“Man is the measure of all things.” So said my intellectual hero, the sophist Protagoras. I have always thought this entails an obligation to behave in such a way that the measure is ennobled and enhanced. Our actions should add to the pride we feel in belonging to the human race.
But what if we could become more than human, using technology? Apparently, a “transhuman” movement exists that advocates just that. Who knew? This review in Reason, pushing more-than-humanism, reads like a scene edited out of Young Frankenstein:
Specifically, transhumanists welcome the development of intimate technologies that will enable people to boost life spans, enhance intellectual capacities, augment athletic abilities, and choose their preferred emotional states.
Intimate technologies. . . Surely this is an exquisitely deadpan parody. The giveaway is the leftist ideology with which this superhumanism cloaks itself: “Bill and Jane want to use ecstasy for great sex? We’ll leave them alone quietly. John wants to grow a new liver through therapeutic cloning? We’ll bring over the scotch to help him break in the new one.”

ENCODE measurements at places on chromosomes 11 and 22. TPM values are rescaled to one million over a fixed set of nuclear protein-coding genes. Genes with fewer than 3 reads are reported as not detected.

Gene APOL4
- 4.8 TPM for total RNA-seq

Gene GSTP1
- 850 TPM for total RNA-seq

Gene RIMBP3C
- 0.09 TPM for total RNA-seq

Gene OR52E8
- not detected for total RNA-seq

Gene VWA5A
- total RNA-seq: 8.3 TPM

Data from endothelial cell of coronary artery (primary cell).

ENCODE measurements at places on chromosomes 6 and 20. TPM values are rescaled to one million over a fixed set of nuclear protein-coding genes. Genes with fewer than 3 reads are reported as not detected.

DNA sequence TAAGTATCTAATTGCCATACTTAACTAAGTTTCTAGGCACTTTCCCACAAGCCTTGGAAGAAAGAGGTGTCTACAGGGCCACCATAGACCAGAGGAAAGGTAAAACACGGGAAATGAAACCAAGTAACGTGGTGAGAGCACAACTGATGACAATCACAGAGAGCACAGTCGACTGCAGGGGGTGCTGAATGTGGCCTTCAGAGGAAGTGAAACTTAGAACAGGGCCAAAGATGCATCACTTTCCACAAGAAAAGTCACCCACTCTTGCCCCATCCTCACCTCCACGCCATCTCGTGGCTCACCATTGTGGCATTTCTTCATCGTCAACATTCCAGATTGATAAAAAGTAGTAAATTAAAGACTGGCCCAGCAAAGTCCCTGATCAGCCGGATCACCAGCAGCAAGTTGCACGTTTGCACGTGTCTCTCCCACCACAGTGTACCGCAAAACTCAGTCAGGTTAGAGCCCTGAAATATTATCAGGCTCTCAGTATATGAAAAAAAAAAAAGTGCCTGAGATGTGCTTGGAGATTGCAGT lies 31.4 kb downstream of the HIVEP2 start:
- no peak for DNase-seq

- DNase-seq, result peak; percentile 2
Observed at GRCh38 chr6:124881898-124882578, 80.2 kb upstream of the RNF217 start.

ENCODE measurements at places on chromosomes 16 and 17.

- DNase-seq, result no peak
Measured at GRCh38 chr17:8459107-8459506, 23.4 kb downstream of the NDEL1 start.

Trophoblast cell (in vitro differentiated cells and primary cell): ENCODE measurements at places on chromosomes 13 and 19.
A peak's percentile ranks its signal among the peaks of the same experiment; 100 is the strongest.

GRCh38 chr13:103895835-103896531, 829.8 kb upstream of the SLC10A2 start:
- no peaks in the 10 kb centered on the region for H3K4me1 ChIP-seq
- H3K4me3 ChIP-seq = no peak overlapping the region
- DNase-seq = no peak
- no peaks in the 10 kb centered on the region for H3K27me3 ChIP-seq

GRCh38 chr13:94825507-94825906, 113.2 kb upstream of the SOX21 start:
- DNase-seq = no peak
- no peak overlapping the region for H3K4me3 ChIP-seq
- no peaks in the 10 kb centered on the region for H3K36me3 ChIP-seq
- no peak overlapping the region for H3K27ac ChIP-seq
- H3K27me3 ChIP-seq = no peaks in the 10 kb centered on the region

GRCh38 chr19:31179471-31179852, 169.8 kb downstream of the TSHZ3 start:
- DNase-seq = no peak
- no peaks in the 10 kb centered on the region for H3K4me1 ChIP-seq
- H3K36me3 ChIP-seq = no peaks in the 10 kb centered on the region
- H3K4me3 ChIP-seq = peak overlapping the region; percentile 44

There’s talk of giving the UN taxing authority, and setting up an “international army,” I imagine of supermutant leftwing pacifists, with genetically altered cheeks that could be turned again and again under any kind of punishment. The author of the book being reviewed is described as a “social democrat.” That’s his preferred emotional state. And why not? Transhumanists can be dinosaurs. Libertarians can be conformists. The biologically enhanced future can look just like 1968.